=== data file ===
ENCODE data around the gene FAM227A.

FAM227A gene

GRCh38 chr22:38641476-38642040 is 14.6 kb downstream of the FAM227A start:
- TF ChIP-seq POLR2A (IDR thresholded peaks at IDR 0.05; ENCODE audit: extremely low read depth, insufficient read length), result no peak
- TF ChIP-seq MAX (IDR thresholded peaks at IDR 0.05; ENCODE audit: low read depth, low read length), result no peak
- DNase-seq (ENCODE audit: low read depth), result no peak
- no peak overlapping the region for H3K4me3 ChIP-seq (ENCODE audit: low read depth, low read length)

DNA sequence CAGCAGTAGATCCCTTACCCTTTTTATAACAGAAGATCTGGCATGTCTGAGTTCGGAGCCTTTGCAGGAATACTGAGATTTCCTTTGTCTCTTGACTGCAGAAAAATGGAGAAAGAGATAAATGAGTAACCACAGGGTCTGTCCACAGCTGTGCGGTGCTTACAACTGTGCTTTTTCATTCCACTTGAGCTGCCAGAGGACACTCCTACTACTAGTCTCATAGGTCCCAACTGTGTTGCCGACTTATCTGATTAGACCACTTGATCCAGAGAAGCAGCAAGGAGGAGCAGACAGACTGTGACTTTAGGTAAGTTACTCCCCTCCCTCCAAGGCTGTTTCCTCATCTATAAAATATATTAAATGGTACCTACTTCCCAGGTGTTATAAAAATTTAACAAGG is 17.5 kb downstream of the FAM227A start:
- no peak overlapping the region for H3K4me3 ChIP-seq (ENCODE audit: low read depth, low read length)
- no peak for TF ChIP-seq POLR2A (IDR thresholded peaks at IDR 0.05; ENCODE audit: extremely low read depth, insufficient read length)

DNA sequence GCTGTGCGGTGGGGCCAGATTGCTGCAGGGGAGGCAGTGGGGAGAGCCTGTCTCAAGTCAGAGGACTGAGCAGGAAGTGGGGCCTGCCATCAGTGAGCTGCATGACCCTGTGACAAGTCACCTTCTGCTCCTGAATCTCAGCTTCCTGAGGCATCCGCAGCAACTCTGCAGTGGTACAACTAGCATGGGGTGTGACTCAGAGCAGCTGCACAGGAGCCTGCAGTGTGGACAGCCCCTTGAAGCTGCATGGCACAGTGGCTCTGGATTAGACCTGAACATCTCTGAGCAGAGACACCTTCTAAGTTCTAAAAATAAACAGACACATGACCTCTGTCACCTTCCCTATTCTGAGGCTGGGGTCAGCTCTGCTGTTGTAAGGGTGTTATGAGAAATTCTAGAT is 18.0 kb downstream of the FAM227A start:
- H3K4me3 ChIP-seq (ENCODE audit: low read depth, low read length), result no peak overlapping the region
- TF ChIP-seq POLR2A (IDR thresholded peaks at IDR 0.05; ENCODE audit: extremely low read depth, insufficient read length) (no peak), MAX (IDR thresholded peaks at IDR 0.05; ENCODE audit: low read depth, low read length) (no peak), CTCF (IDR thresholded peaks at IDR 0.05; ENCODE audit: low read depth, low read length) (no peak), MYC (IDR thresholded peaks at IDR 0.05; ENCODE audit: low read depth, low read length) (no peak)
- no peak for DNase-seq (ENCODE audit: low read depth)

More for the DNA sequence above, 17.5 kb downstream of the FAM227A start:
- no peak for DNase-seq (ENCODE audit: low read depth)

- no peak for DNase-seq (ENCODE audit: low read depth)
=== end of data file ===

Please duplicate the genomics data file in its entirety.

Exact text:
ENCODE data around the gene FAM227A.

FAM227A gene

GRCh38 chr22:38641476-38642040 is 14.6 kb downstream of the FAM227A start:
- TF ChIP-seq POLR2A (IDR thresholded peaks at IDR 0.05; ENCODE audit: extremely low read depth, insufficient read length), result no peak
- TF ChIP-seq MAX (IDR thresholded peaks at IDR 0.05; ENCODE audit: low read depth, low read length), result no peak
- DNase-seq (ENCODE audit: low read depth), result no peak
- no peak overlapping the region for H3K4me3 ChIP-seq (ENCODE audit: low read depth, low read length)

DNA sequence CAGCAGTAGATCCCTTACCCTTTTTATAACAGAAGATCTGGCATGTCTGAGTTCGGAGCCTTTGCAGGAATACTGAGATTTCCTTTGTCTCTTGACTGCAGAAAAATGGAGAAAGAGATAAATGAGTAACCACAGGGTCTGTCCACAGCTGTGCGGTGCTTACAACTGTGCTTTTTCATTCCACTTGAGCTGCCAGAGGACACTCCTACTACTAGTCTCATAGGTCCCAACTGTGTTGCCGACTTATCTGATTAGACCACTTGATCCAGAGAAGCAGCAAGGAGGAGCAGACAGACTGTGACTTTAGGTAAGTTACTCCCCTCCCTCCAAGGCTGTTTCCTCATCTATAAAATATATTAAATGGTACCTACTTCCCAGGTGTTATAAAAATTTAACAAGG is 17.5 kb downstream of the FAM227A start:
- no peak overlapping the region for H3K4me3 ChIP-seq (ENCODE audit: low read depth, low read length)
- no peak for TF ChIP-seq POLR2A (IDR thresholded peaks at IDR 0.05; ENCODE audit: extremely low read depth, insufficient read length)

DNA sequence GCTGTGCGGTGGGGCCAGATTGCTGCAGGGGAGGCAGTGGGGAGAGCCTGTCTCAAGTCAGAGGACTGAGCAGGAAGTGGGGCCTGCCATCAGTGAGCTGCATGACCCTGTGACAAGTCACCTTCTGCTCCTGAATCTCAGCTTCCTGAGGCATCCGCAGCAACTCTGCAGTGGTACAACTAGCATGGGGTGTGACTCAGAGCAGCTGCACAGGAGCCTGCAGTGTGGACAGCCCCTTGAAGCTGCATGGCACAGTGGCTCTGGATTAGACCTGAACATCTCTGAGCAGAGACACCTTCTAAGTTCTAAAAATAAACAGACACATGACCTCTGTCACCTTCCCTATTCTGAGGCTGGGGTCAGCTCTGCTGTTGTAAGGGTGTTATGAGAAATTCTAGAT is 18.0 kb downstream of the FAM227A start:
- H3K4me3 ChIP-seq (ENCODE audit: low read depth, low read length), result no peak overlapping the region
- TF ChIP-seq POLR2A (IDR thresholded peaks at IDR 0.05; ENCODE audit: extremely low read depth, insufficient read length) (no peak), MAX (IDR thresholded peaks at IDR 0.05; ENCODE audit: low read depth, low read length) (no peak), CTCF (IDR thresholded peaks at IDR 0.05; ENCODE audit: low read depth, low read length) (no peak), MYC (IDR thresholded peaks at IDR 0.05; ENCODE audit: low read depth, low read length) (no peak)
- no peak for DNase-seq (ENCODE audit: low read depth)

More for the DNA sequence above, 17.5 kb downstream of the FAM227A start:
- no peak for DNase-seq (ENCODE audit: low read depth)

- no peak for DNase-seq (ENCODE audit: low read depth)